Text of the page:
Multi-Objective Fish School Search

Multi-Objective Fish School Search

Carmelo J. A. Bastos-Filho (University of Pernambuco, Recife, Brazil) and Augusto C. S. Guimarães (University of Pernambuco, Recife, Brazil)
Copyright: © 2015 |Pages: 18
DOI: 10.4018/ijsir.2015010102
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Abstract

The authors propose in this paper a very first version of the Fish School Search (FSS) algorithm for Multi-Objective Optimization. The proposal allows the optimization of problems with two or more conflicting objectives. The authors incorporated the dominance concept within the traditional FSS operators, creating a new approach called Multi-objective Fish School Search, MOFSS. They also adapted the barycenter concept deployed in the original FSS, which was replaced by the set of existing solutions in an external archive created to store the non-dominated solutions found during the search process. From their results in the DTLZ set of benchmark functions, the authors observed that the MOFSS obtained a similar performance when compared to well-known and well-established multi-objective swarm-based optimization algorithms. They detected some convergence problems in functions with a high number of local Pareto fronts. However, adaptive schemes can be used in future work to overcome this weakness.
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1. Introduction

The primary goal of an optimization algorithm is to find the values for the input variables in order to achieve the optimal output values for the target optimization functions. These functions are commonly referred as fitness functions or objectives (Kennedy & Eberhart, 2001). In fact, one can identify three distinct components in optimization problems: objective functions (outputs), decision variables (inputs) and constraints (Engelbrecht, 2007; Coello et al, 2007).

Real world problems usually present multiple conflicting objectives to be optimized simultaneously. In these cases, there might exist more than one optimal solution. As an example, one solution s1 can present a better value for one objective function than another solution s2, but s1 can present a worse value for another objective when compared to s2. These solutions are said to be incomparable.

Thus, the definition of optimal solution deployed for mono-objective optimization is then replaced by the notion of dominance. According to Coello Coello (2007), the dominance concept can be defined as follows. One solution weakly dominates another solution, if this solution presents a better fitness in at least one objective function, but it is not worse in any one of the others. One solution strongly dominates another solution if this solution presents a better fitness in all the considered objective functions. The set of the best possible non-dominated solutions is called Pareto Optimal in the decision space, i.e. the space composed by the input variables. When this set is considered in the objective space, this set is known as Optimum Pareto Front (Branke et al, 2008; Collette and Siarry, 2003). The m-dimensional objective space is created by the m objectives of the problems (Coello Coello et al, 2007).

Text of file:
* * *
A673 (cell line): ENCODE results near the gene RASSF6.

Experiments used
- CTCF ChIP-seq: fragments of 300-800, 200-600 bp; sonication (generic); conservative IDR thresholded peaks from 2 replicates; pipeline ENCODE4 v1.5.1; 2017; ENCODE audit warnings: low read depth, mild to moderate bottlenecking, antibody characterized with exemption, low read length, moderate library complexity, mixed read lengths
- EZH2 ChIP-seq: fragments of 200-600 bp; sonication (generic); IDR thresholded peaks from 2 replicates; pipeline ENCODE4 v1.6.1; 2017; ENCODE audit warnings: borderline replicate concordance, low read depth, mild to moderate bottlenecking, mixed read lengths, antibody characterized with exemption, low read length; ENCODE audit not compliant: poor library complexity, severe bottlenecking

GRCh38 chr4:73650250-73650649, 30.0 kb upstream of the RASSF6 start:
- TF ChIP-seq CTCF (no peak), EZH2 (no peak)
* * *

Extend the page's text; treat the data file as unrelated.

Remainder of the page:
In Multi-objective problems (MOPs), two or more conflicting objectives must be tackled at the same time aiming to find feasible non-dominated solutions (Branke et al, 2008). Considering conflicting objectives, it might be the case that an improvement in one of the objectives may imply in the degradation in at least one of the other objectives. Because of this, the dominance concept must be deployed to allow the convergence of the algorithm. Algorithms designed to solve MOPs must include three goals: (i) find non-dominated solutions as close as possible to the Optimum Pareto Front of the problem to compose the Pareto Front; (ii) obtain extreme solutions for the Pareto Front with values as close as possible to the ones obtained if each one of the objectives is considered for optimization independently; and (iii) achieve equally spaced solutions within the Pareto Fronts in the objective space in order to present the entire curve for the decision maker.

In most of real world problems, the number of feasible solutions can be large and sometimes it is not possible to assess all the possibilities in order to find the best set of non-dominated solutions for a specific problem. In these cases, meta-heuristics can be deployed to solve this tough task. Some of these meta-heuristics mimic the natural functioning of the environment and the relationship among simple individuals. Swarm intelligence algorithms are inspired in the behavior of swarms of insects and simple animal, such as Ant Colonies – Ant Colony Optimization (Dorigo et al, 2006), Flocks of Birds – Particle Swarm Optimization (Clerc, 2010), Bee Colonies – Artificial Bee Colony Optimization (Karaboga and Basturk, 2007), among others. Swarm intelligence algorithms have been successfully deployed to solve optimization problems and some of them have obtained interesting and promising results, mainly due to the exploitation abilities for fine-tuning in optimization problems.

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